Thousands of Jobless Wisconsin Workers Face Termination of Income at the End of December

December 13, 2012

PDF Version  Press Release

This holiday season is a very worrisome one for the families of about two million Americans, including 40,000 in Wisconsin, who may soon lose their federal unemployment benefits. Those benefits, known as Emergency Unemployment Compensation (EUC), are scheduled to end on December 29.

For many Americans, the first effect of the so-called “fiscal cliff” will be just a small increase in payroll withholding. However, for people receiving Emergency Unemployment Compensation, that federal lifeline disappears completely if Congress doesn’t act soon to extend it.

In addition to the two million people who will very abruptly lose their EUC benefits at the end of the month, another one million who would otherwise become eligible during the first three months of 2013 may not be able to receive any EUC benefits. The Congressional Budget Office estimates that failure to renew the federal program will cost jobless workers an estimated $30 billion in the coming year.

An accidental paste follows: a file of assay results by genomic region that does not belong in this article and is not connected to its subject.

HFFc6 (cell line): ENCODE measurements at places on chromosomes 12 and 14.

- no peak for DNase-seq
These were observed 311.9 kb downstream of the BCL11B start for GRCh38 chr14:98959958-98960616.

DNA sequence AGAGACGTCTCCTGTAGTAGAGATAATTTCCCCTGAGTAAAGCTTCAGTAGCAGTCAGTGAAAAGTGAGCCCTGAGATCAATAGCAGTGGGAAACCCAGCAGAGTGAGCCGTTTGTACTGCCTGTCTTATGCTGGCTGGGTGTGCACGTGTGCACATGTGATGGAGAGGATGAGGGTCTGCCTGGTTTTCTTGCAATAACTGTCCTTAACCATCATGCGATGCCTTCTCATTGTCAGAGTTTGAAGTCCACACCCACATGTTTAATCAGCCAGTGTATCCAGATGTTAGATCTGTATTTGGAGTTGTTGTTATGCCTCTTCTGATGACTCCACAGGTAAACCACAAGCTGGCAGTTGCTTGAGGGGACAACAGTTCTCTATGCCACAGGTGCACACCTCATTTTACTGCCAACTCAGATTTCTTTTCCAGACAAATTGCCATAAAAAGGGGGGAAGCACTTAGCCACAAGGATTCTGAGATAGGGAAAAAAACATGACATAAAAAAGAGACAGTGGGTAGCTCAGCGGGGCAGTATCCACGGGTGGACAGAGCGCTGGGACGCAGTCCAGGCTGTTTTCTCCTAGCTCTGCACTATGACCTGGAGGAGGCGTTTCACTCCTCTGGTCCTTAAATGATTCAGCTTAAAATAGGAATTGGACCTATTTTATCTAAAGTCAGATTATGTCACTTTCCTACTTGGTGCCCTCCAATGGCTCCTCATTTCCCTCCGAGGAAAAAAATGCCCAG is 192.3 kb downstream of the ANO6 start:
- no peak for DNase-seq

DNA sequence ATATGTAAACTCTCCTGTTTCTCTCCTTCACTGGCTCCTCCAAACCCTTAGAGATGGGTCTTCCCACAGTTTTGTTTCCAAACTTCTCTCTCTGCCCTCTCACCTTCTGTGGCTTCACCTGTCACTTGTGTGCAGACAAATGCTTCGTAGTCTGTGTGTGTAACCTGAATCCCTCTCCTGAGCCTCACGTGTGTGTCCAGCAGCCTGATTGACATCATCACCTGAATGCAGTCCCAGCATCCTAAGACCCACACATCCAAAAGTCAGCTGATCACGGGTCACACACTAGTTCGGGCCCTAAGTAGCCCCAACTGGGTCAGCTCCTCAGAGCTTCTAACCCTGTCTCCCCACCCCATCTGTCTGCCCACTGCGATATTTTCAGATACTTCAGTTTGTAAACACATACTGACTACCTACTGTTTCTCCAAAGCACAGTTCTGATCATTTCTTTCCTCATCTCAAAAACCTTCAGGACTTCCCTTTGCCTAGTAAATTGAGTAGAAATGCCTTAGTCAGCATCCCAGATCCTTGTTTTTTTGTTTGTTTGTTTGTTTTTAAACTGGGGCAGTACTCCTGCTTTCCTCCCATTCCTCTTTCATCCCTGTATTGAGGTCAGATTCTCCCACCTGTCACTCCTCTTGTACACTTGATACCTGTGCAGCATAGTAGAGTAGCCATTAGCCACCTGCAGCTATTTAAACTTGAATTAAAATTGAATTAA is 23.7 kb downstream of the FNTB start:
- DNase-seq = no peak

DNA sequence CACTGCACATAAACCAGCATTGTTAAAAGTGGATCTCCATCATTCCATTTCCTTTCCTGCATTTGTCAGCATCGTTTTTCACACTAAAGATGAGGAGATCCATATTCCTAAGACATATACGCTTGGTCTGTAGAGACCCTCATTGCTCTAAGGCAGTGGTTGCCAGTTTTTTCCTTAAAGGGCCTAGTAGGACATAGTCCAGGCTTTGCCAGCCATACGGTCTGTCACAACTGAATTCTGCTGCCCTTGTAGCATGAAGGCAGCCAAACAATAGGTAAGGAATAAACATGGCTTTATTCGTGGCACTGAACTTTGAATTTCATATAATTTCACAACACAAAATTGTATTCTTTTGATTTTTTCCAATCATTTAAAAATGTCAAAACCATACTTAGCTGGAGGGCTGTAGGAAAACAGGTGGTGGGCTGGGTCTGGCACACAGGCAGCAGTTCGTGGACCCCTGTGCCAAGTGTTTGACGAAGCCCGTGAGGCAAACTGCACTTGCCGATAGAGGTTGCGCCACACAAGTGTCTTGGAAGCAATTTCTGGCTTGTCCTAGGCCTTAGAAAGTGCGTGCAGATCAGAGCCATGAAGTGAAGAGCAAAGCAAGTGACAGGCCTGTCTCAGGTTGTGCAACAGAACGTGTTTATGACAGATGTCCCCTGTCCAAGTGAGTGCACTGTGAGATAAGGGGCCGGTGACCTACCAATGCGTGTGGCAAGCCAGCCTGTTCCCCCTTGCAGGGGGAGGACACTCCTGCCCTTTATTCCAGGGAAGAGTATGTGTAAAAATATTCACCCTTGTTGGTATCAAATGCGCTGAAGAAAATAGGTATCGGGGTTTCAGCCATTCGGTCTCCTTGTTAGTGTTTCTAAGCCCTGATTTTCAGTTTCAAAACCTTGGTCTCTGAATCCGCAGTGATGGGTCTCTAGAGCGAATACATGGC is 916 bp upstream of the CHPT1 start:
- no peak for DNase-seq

Wisconsin’s share of those benefits has averaged $50.8 million per month over the first three quarters of 2012. Although it dropped to $42.7 million in September, that still represents an extremely important infusion of funds into Wisconsin’s slowly recovering economy, especially for the communities with the highest unemployment rates.


The vast majority of states pay unemployment insurance benefits to jobless workers (who must be actively looking for employment) for a maximum of 26 weeks, and they finance those benefits from a payroll tax paid by employers. In times of higher unemployment, Congress authorizes federally-financed benefits that continue to provide assistance to people who reach the limit on their state-financed unemployment insurance.

The current federal law varies the length of jobless benefits by creating additional “tiers” of eligibility that are in place in states with higher unemployment rates. During the worst of the Great Recession, the maximum length of federal benefits was 73 weeks (99 total weeks) and most states qualified for the maximum.

Gradual Phase-out or Abrupt Termination?